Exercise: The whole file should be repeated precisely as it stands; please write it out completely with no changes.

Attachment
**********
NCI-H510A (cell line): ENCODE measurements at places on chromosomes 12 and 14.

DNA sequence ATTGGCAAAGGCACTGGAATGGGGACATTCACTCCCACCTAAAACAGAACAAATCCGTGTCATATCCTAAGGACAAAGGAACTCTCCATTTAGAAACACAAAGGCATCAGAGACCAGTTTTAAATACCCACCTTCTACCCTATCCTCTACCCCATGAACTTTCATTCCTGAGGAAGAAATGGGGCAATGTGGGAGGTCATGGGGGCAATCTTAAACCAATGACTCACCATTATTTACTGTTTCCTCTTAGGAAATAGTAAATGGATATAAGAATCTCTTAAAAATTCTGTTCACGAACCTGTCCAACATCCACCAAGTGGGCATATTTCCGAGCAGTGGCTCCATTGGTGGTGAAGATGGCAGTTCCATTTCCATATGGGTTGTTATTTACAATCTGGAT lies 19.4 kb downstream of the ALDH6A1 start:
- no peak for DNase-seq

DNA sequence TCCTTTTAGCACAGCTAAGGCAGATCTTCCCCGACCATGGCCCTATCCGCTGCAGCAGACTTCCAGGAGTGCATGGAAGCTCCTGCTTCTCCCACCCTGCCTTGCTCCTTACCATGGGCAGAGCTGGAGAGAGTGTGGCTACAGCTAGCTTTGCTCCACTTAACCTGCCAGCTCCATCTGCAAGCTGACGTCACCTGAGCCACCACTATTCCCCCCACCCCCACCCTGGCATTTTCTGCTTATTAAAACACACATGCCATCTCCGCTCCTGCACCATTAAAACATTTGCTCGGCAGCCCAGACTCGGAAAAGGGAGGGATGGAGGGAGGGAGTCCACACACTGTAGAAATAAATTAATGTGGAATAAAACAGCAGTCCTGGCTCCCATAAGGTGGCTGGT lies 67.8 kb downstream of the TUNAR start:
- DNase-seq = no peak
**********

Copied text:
NCI-H510A (cell line): ENCODE measurements at places on chromosomes 12 and 14.

DNA sequence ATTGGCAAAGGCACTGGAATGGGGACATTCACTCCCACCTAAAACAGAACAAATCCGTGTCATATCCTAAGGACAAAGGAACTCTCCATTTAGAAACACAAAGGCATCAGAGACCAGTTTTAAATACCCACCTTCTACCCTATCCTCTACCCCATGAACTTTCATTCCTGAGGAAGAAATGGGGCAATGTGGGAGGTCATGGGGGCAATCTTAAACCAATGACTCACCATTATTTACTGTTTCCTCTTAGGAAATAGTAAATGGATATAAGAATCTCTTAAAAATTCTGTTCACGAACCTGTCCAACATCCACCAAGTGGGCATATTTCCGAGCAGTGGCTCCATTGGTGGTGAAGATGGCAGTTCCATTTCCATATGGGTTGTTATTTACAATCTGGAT lies 19.4 kb downstream of the ALDH6A1 start:
- no peak for DNase-seq

DNA sequence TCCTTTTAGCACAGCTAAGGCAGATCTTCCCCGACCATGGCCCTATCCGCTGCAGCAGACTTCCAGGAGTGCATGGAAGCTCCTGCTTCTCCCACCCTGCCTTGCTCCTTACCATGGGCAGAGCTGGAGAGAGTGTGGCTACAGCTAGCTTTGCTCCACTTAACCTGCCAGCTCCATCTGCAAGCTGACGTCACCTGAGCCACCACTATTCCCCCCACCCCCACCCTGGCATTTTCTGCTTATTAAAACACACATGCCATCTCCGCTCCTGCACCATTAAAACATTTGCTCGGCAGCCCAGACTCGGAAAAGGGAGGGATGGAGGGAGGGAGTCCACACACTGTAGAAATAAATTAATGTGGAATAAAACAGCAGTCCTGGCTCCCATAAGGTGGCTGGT lies 67.8 kb downstream of the TUNAR start:
- DNase-seq = no peak